Historic horse trails are being lost around the world at a worrying pace. The riders of today have a duty to protect and preserve them, suggests long rider Basha O'Reilly. [Read full article....]

    PCTA & ABF purchase 40 acres of open space

    posted Mar 26, 2012, 10:55 PM by Margaret Hill   [ updated Feb 20, 2013, 1:49 PM ]

    17 Feb 2012

    Pacific Crest Trail Association and Anza-Borrego Foundation preserve open space

    The Pacific Crest Trail Association and the Anza-Borrego Foundation are pleased to announce the joint purchase of 40 acres within the Anza-Borrego Desert State Park.

    The once privately held parcel located next to the Pacific Crest Trail will be preserved as open space and set aside for public use. This purchase ensures that this property will remain in its largely natural and untouched state and that the trail experience will continue unharmed.

    The parcel is located in Pacific Crest Trail: Southern California'sSection B at the top of Nance Canyon near Anza, Calif. One hundred forty miles north of Mexico, the purchase includes a riparian corridor, open grassland, chaparral and juniper woodland. Near the seasonal creek is a much-loved, sandy and beach-like campsite.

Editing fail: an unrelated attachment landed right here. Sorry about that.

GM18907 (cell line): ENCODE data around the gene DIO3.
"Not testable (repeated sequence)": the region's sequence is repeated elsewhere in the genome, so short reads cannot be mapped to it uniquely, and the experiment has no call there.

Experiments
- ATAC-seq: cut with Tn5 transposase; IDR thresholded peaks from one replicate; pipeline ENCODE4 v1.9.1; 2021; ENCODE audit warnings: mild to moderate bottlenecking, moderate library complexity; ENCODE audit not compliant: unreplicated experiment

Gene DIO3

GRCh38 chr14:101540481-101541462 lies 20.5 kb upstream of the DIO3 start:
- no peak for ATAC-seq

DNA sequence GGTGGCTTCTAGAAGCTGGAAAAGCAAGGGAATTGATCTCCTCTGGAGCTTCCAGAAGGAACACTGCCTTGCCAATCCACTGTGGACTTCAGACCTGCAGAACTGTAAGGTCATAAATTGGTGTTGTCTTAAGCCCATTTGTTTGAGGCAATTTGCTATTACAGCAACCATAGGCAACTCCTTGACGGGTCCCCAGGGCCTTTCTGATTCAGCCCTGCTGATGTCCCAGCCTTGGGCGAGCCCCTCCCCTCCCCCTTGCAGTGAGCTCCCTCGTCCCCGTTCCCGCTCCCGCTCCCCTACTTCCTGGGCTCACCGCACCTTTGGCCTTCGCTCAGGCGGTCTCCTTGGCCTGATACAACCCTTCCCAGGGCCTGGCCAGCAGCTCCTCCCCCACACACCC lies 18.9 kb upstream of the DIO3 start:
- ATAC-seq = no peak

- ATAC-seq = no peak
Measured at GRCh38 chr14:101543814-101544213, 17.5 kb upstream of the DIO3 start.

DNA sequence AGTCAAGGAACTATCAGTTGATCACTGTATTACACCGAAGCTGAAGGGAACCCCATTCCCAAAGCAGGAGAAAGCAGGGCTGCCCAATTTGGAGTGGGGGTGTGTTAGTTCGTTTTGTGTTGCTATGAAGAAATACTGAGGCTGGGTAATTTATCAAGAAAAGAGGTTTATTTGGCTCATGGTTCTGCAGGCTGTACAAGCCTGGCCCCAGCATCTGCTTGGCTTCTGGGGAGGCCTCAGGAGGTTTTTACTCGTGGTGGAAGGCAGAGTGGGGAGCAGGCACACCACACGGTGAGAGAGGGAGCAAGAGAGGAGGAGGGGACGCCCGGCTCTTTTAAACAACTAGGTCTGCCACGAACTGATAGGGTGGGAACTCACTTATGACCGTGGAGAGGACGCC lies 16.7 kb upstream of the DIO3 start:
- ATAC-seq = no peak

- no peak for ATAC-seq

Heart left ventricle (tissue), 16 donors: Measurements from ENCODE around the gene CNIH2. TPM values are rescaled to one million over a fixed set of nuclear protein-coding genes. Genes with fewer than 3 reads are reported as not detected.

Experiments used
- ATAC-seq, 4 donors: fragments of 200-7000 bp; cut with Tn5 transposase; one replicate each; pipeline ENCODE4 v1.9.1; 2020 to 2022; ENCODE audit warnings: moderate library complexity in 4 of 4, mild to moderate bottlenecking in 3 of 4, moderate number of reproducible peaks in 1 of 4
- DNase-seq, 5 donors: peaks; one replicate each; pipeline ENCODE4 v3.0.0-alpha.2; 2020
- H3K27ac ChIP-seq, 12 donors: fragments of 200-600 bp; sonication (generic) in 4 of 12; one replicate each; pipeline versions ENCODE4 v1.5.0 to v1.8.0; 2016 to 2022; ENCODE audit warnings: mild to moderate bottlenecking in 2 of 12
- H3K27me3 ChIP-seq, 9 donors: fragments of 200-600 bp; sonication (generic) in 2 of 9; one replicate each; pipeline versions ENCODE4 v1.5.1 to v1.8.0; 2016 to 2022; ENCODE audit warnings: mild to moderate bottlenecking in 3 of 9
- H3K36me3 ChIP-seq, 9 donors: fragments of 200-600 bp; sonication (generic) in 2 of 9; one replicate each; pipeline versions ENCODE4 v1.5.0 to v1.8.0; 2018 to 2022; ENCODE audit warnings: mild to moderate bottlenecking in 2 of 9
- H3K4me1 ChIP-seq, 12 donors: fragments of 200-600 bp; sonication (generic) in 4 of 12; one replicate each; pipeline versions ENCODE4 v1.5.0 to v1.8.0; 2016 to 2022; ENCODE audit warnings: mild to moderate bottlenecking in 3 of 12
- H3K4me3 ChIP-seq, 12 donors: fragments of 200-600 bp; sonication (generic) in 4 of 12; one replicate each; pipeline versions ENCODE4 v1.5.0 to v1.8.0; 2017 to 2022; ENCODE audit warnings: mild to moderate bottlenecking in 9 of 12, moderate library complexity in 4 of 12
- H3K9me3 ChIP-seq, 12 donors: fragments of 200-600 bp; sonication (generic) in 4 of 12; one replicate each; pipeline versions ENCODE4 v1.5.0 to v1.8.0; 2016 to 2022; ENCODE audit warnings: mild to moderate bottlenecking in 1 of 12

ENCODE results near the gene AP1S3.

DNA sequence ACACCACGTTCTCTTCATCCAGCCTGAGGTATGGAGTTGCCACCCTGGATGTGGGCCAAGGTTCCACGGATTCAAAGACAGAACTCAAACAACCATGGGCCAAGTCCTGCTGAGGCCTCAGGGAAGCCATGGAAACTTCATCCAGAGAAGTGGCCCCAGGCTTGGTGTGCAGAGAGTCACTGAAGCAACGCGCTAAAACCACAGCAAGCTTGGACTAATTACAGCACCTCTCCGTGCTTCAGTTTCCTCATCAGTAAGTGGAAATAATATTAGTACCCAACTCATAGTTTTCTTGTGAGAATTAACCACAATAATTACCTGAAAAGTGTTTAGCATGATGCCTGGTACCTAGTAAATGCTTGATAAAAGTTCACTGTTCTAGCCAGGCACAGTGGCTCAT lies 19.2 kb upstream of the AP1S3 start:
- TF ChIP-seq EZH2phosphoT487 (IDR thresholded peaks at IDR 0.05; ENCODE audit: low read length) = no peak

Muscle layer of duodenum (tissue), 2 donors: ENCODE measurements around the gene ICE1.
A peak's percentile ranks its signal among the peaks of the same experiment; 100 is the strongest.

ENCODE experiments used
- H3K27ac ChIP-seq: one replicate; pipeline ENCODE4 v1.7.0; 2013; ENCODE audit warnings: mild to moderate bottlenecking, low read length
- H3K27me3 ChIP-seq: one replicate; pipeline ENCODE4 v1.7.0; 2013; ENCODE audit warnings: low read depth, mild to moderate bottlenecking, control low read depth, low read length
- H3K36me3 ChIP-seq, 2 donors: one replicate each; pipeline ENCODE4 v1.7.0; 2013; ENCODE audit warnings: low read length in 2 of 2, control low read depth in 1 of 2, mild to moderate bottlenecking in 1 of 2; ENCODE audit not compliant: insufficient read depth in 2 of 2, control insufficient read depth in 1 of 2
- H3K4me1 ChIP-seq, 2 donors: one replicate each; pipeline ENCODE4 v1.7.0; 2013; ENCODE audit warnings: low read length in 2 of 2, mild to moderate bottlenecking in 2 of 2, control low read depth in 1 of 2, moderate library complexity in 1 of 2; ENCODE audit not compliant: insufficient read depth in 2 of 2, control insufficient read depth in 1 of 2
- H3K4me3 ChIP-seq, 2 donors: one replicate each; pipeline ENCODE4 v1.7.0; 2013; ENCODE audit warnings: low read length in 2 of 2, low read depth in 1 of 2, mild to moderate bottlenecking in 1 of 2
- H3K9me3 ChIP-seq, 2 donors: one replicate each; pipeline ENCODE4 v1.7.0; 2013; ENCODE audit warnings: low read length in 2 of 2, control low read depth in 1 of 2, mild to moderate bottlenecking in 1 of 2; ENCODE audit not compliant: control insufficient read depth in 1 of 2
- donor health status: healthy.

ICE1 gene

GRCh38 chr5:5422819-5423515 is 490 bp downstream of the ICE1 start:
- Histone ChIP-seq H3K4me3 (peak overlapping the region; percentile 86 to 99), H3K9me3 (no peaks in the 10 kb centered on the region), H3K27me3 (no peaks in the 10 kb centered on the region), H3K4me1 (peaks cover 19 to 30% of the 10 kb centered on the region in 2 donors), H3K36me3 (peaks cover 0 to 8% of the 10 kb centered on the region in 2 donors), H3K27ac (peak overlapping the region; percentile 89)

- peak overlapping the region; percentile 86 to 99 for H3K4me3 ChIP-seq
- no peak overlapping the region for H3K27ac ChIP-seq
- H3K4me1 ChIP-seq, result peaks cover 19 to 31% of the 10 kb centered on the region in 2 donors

"Through the generosity of our donors, we were able to partner on this purchase and help save this property from development," said Liz Bergeron, PCTA executive director. "It's highly likely that this parcel would have been sold for a house or some other project. Now it will be preserved for future generations."

    The 1774 and 1775-76 Anza Expeditions to California traveled up Nance Canyon from lower Coyote Canyon to the San Carlos Pass, exiting the desert to a greener more pastoral California. A Cahuilla Indian village was also located in this area.

    "It's a great property because it provides wildlife habitat, it has cultural and historic value," said Diana Lindsay, Anza-Borrego Foundation vice president of environmental affairs. "And it's a fabulous property for hikers on the PCT because it has water and can be used for camping."

    The Pacific Crest Trail runs along the southeast corner of this parcel. The PCTA identified the parcel as a priority for purchase in 2004 because of its proximity to the trail. Donations to the association's Land Protection Fund were used to pay for the conservation project. More than 200 miles of the trail remain on private land.

    A full press release and further details can be found here.